Human Dimensions of Large Marine Protected Areas

The Palau National Marine Sanctuary (est. 2015) covers approximately 193,000 square miles -- 80% of Palau's Exclusive Economic Zone (EEZ; 3 to up to 200 miles offshore). The remaining 20% of the EEZ is a Domestic Fishing Zone, which allows some forms of commercial fishing. Palau's territorial waters (0 to 3 miles), home to many coral reefs, are governed by other state and national laws and management programs. Map: L. Fairbanks; Sources:,, Esri. (Click to enlarge)

This project is being undertaken with collaborators at Colorado State University, Duke University, and the University of Guelph. We are broadly interested in the human dimensions of large marine protected areas (LMPAs): an emerging trend in oceans conservation. The social, cultural, political, and economic impacts of LMPAs are understudied and often overlooked, given the remote offshore spaces these protected areas generally encompass. However, rather than "unpeopled" offshore spaces, we are showing that human uses, values, institutions, and other sociopolitical dimensions are critical components of LMPAs, their development, and their success.

Conceptual framework for parsing the social outcomes of LMPAs, highlighting examples illustrated by our case studies (informed by Vanclay 2002). Source: Gruby et al. 2017. (Click to enlarge)

The project examines five case studies of existing, emerging, or stalled LMPA initiatives: a stalled attempt to designate an LMPA in Bermuda (Bermuda Blue Halo Initiative); an LMPA proposal in Rapa Nui (Easter Island, Chile); a recently declared LMPA in Palau (Palau National Marine Sanctuary); an LMPAs in Kiribati (the Phoenix Islands Protected Area); and an LMPA in the Commonwealth of the Northern Marianas Islands and Guam (the Marianas Trench Marine National Monument).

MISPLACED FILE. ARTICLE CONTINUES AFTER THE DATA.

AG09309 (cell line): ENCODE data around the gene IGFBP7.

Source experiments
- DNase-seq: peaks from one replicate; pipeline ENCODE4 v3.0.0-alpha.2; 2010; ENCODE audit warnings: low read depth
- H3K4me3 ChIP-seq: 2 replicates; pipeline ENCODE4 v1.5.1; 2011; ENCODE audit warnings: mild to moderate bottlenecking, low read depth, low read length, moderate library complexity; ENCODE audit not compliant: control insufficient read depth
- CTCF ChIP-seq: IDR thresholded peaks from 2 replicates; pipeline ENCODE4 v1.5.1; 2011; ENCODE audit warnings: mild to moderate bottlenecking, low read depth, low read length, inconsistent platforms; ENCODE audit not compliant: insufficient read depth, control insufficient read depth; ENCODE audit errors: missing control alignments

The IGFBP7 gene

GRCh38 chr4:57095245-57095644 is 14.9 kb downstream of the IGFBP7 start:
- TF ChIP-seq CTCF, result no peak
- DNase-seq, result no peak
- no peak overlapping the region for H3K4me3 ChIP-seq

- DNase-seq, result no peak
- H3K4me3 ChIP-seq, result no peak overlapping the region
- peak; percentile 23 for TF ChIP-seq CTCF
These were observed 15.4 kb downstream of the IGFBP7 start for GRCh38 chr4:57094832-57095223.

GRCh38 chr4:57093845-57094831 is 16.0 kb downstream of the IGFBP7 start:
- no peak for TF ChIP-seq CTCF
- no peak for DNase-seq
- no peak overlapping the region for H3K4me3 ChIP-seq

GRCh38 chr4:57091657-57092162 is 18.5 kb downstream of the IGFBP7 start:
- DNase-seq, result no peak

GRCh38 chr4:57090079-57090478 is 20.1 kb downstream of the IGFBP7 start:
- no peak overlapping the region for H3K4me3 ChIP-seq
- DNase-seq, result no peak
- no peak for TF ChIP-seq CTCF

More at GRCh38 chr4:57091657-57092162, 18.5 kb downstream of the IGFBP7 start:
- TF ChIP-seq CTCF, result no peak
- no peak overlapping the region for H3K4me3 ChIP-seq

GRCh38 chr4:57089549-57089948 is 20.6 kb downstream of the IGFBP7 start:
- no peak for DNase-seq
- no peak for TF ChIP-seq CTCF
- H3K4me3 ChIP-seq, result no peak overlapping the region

My work has focused on the case of Palau as well as our cross-case analyses.

Publications on LMPAs

Gruby, RL, Fairbanks, L, Acton, L, Artis, E, Campbell, LM, Gray, NJ, Mitchell, L, Zigler, SBJ, Wilson, K. 2017. Conceptualizing social outcomes of large marine protected areas. Coastal Management. 45 (6): 416-435.  [Open Access Link]

Other Resources

See our article in The Conversation summarizing and discussing some of our work. For more information, including video interviews with some of our informants, visit our project website! (exit to